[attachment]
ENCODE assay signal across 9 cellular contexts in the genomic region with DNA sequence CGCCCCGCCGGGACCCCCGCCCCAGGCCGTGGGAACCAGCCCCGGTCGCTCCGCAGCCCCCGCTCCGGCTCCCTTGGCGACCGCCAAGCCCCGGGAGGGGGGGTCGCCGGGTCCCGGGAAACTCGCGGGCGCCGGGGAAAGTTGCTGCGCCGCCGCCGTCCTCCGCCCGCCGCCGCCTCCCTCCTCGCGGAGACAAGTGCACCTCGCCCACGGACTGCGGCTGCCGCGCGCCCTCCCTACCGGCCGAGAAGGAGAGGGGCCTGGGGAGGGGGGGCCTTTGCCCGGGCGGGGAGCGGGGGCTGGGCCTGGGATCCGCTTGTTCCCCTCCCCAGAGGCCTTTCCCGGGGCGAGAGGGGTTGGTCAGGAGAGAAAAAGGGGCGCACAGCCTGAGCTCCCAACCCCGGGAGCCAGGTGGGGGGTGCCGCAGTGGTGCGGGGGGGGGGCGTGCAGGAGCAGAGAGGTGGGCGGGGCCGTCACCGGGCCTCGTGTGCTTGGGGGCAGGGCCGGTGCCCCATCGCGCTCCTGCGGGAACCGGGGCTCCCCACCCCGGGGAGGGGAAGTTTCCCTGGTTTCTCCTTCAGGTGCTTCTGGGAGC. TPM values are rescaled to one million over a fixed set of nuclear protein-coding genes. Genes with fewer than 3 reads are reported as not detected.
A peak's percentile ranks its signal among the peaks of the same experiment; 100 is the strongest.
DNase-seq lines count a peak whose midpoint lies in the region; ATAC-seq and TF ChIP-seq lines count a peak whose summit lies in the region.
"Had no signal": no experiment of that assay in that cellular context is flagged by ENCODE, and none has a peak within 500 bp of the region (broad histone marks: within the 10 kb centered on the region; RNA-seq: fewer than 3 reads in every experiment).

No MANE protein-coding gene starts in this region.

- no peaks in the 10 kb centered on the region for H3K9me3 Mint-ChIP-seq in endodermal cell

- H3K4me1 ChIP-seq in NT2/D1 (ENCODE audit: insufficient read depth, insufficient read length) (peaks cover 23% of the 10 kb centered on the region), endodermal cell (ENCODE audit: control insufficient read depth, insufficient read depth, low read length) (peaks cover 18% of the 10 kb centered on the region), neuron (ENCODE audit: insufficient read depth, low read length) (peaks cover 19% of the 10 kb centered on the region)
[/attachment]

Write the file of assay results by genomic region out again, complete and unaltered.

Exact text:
ENCODE assay signal across 9 cellular contexts in the genomic region with DNA sequence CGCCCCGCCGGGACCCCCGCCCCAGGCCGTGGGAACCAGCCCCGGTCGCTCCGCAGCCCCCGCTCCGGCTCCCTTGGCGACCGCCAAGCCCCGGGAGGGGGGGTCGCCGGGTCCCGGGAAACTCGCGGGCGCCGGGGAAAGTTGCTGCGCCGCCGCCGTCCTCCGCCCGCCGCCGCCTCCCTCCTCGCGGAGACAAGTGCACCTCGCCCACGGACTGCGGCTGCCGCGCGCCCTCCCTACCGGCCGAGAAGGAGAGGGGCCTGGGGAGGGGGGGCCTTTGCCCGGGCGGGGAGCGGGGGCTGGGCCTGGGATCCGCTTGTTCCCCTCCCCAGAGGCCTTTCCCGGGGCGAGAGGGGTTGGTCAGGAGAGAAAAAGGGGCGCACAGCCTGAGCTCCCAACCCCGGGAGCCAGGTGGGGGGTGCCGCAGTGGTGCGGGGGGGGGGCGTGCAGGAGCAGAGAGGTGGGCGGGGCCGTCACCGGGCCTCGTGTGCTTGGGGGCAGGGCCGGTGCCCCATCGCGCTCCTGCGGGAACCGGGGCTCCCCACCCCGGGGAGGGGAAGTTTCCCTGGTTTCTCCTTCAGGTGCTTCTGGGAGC. TPM values are rescaled to one million over a fixed set of nuclear protein-coding genes. Genes with fewer than 3 reads are reported as not detected.
A peak's percentile ranks its signal among the peaks of the same experiment; 100 is the strongest.
DNase-seq lines count a peak whose midpoint lies in the region; ATAC-seq and TF ChIP-seq lines count a peak whose summit lies in the region.
"Had no signal": no experiment of that assay in that cellular context is flagged by ENCODE, and none has a peak within 500 bp of the region (broad histone marks: within the 10 kb centered on the region; RNA-seq: fewer than 3 reads in every experiment).

No MANE protein-coding gene starts in this region.

- no peaks in the 10 kb centered on the region for H3K9me3 Mint-ChIP-seq in endodermal cell

- H3K4me1 ChIP-seq in NT2/D1 (ENCODE audit: insufficient read depth, insufficient read length) (peaks cover 23% of the 10 kb centered on the region), endodermal cell (ENCODE audit: control insufficient read depth, insufficient read depth, low read length) (peaks cover 18% of the 10 kb centered on the region), neuron (ENCODE audit: insufficient read depth, low read length) (peaks cover 19% of the 10 kb centered on the region)